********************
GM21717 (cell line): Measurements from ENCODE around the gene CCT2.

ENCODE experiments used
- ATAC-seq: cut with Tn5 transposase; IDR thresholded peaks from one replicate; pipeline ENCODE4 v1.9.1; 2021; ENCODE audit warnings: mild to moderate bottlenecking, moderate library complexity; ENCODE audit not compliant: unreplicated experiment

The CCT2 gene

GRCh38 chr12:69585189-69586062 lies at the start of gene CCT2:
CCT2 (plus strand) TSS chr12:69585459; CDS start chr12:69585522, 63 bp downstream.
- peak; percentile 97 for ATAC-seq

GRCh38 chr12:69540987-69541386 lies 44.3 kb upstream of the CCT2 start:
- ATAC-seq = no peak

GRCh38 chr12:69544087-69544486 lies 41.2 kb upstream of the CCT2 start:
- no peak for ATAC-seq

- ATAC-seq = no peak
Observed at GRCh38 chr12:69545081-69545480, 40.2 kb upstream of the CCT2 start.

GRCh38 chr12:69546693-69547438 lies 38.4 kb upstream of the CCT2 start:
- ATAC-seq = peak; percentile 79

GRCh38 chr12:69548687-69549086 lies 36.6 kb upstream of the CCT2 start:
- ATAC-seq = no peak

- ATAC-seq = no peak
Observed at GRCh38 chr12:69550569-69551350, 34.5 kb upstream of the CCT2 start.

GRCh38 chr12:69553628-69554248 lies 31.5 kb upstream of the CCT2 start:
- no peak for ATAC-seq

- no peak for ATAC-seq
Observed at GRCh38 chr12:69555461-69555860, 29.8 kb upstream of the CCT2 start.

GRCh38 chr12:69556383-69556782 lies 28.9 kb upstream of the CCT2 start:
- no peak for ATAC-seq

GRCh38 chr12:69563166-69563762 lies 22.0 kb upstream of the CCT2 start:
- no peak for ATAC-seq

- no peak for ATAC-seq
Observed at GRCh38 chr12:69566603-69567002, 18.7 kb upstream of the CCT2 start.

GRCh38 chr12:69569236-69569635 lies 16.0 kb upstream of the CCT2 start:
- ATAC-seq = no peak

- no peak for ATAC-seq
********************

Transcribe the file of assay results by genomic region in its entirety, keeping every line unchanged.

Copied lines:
GM21717 (cell line): Measurements from ENCODE around the gene CCT2.

ENCODE experiments used
- ATAC-seq: cut with Tn5 transposase; IDR thresholded peaks from one replicate; pipeline ENCODE4 v1.9.1; 2021; ENCODE audit warnings: mild to moderate bottlenecking, moderate library complexity; ENCODE audit not compliant: unreplicated experiment

The CCT2 gene

GRCh38 chr12:69585189-69586062 lies at the start of gene CCT2:
CCT2 (plus strand) TSS chr12:69585459; CDS start chr12:69585522, 63 bp downstream.
- peak; percentile 97 for ATAC-seq

GRCh38 chr12:69540987-69541386 lies 44.3 kb upstream of the CCT2 start:
- ATAC-seq = no peak

GRCh38 chr12:69544087-69544486 lies 41.2 kb upstream of the CCT2 start:
- no peak for ATAC-seq

- ATAC-seq = no peak
Observed at GRCh38 chr12:69545081-69545480, 40.2 kb upstream of the CCT2 start.

GRCh38 chr12:69546693-69547438 lies 38.4 kb upstream of the CCT2 start:
- ATAC-seq = peak; percentile 79

GRCh38 chr12:69548687-69549086 lies 36.6 kb upstream of the CCT2 start:
- ATAC-seq = no peak

- ATAC-seq = no peak
Observed at GRCh38 chr12:69550569-69551350, 34.5 kb upstream of the CCT2 start.

GRCh38 chr12:69553628-69554248 lies 31.5 kb upstream of the CCT2 start:
- no peak for ATAC-seq

- no peak for ATAC-seq
Observed at GRCh38 chr12:69555461-69555860, 29.8 kb upstream of the CCT2 start.

GRCh38 chr12:69556383-69556782 lies 28.9 kb upstream of the CCT2 start:
- no peak for ATAC-seq

GRCh38 chr12:69563166-69563762 lies 22.0 kb upstream of the CCT2 start:
- no peak for ATAC-seq

- no peak for ATAC-seq
Observed at GRCh38 chr12:69566603-69567002, 18.7 kb upstream of the CCT2 start.

GRCh38 chr12:69569236-69569635 lies 16.0 kb upstream of the CCT2 start:
- ATAC-seq = no peak

- no peak for ATAC-seq